Every person commits an offence against these regulations, and shall be liable on conviction to the penalties provided in that behalf in section 62(1)(b) of the Factories and Commercial Premises Act 1981, who contravenes or fails to comply in any respect with any provision contained in this Part or with any condition or requirement imposed under any such provision.
Regulation 21: replaced, on 1 February 1982, by regulation 2 of the Noxious Substances Regulations 1954, Amendment No 1 (SR 1981/366).
Regulation 21: amended, on 1 July 2013, by section 413 of the Criminal Procedure Act 2011 (2011 No 81).
This Part shall be deemed to be made under the Health Act 1920.
The provisions of these regulations, except regulation 4, shall apply to the handling of noxious substances otherwise than in factories.
Dinitro-ortho-cresol (DNC); but not including a substance used as an insecticide and containing not more than 5% of DNC.
Dinitro-o-sec-butyl-phenol (DNBP); but not including a substance used as an insecticide and containing not more than 5% of DNBP.
Para-nitrophenyl-diethyl-thiophosphate (Parathion or E605).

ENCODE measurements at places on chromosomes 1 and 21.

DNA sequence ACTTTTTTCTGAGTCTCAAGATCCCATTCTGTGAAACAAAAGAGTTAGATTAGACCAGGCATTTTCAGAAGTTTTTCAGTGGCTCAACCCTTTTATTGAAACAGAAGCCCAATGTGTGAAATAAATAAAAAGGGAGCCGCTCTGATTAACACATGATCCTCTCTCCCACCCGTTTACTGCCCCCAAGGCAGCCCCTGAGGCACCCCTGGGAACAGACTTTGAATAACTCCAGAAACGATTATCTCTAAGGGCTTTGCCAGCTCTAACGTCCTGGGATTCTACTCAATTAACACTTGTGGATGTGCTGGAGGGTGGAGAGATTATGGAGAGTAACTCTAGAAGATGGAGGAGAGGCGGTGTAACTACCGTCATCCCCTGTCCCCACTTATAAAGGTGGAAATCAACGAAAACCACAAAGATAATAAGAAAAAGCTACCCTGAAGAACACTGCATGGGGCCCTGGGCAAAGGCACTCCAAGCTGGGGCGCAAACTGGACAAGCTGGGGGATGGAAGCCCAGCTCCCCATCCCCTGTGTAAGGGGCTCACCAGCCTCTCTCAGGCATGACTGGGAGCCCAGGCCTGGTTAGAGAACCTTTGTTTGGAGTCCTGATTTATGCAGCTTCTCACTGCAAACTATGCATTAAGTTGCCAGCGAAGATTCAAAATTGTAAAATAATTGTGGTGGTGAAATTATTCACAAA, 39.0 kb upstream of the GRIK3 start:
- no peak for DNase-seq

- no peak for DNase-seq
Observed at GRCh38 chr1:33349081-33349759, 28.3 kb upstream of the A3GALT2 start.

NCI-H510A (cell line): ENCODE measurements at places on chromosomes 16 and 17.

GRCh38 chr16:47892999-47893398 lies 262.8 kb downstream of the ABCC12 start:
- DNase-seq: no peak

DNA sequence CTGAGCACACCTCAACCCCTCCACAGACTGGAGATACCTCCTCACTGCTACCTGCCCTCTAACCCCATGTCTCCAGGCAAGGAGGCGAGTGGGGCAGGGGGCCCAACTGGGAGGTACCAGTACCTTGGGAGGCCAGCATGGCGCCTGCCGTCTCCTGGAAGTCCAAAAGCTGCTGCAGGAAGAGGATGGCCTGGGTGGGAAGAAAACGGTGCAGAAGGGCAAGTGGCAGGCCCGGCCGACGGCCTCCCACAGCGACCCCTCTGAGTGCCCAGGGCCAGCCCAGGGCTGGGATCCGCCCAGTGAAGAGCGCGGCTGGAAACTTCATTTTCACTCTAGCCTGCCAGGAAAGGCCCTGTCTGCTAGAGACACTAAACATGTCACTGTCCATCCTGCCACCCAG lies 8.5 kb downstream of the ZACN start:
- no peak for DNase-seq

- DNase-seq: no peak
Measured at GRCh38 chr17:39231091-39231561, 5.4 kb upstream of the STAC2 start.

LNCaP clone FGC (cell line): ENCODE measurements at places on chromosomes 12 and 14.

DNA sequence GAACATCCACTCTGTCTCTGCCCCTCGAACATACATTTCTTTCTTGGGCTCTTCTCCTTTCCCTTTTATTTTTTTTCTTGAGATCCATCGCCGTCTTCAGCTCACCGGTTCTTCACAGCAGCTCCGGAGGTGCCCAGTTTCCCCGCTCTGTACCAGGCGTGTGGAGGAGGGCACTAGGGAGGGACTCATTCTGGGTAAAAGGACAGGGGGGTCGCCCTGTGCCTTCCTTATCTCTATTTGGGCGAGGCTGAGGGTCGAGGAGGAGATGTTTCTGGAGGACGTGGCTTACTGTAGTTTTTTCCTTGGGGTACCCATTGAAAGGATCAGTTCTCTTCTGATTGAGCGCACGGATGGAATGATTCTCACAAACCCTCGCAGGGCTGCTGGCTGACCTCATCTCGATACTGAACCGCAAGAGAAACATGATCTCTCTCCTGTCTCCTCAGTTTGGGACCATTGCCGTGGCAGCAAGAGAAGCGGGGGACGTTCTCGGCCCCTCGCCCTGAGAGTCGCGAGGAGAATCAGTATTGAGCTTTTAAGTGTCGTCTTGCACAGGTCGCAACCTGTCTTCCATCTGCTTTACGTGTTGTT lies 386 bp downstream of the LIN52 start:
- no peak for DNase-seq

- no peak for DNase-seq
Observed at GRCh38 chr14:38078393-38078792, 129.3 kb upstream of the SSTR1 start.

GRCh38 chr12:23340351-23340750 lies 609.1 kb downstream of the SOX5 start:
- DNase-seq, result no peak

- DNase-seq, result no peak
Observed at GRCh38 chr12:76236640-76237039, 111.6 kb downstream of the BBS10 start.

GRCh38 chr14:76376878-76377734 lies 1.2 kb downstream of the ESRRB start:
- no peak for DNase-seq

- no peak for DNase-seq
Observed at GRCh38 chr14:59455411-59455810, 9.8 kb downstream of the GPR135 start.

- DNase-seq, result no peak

Bis-dimethylamino-phosphonous anhydride (Schradan or Pestox).
Bis-dimethylamino-fluorophosphine oxide (Dimefox).
Bis-isopropylamino-fluorophosphine oxide (Mipafox).
Tetraethyl pyrophosphate (TEPP).
Hexaethyl tetraphosphate (HETP or Hexone).
Any other organo-phosphate compound, and any other dinitro phenolic derivative; but not including a substance used as an insecticide and containing not more than 5% of a dinitro phenolic derivative.
T J Sherrard,Clerk of the Executive Council.
Issued under the authority of the Legislation Act 2012.
Date of notification of regulations in Gazette: 19 August 1954.
This is a reprint of the Noxious Substances Regulations 1954 that incorporates all the amendments to those regulations as at the date of the last amendment to them.
Reprints are presumed to correctly state, as at the date of the reprint, the law enacted by the principal enactment and by any amendments to that enactment. Section 18 of the Legislation Act 2012 provides that this reprint, published in electronic form, has the status of an official version under section 17 of that Act. A printed version of the reprint produced directly from this official electronic version also has official status.
Editorial and format changes to reprints are made using the powers under sections 24 to 26 of the Legislation Act 2012. See also http://www.pco.parliament.govt.nz/editorial-conventions/.
Health and Safety at Work Act 2015 (2015 No 70): section 231(3)(c)
Criminal Procedure Act 2011 (2011 No 81): section 413
Noxious Substances Regulations 1954, Amendment No 1 (SR 1981/366)
Factories and Commercial Premises Act 1981 (1981 No 25): section 74
District Courts Amendment Act 1979 (1979 No 125): section 18(2)
Health Act 1956 (1956 No 65): section 140(1)